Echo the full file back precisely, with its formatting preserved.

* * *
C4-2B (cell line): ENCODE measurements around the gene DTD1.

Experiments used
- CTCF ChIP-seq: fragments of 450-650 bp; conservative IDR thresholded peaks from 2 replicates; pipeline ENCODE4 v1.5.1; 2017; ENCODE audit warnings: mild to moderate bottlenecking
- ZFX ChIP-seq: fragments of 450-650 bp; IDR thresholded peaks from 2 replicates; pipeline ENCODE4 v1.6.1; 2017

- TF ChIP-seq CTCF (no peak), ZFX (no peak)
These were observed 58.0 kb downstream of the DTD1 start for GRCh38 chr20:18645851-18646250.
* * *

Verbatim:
C4-2B (cell line): ENCODE measurements around the gene DTD1.

Experiments used
- CTCF ChIP-seq: fragments of 450-650 bp; conservative IDR thresholded peaks from 2 replicates; pipeline ENCODE4 v1.5.1; 2017; ENCODE audit warnings: mild to moderate bottlenecking
- ZFX ChIP-seq: fragments of 450-650 bp; IDR thresholded peaks from 2 replicates; pipeline ENCODE4 v1.6.1; 2017

- TF ChIP-seq CTCF (no peak), ZFX (no peak)
These were observed 58.0 kb downstream of the DTD1 start for GRCh38 chr20:18645851-18646250.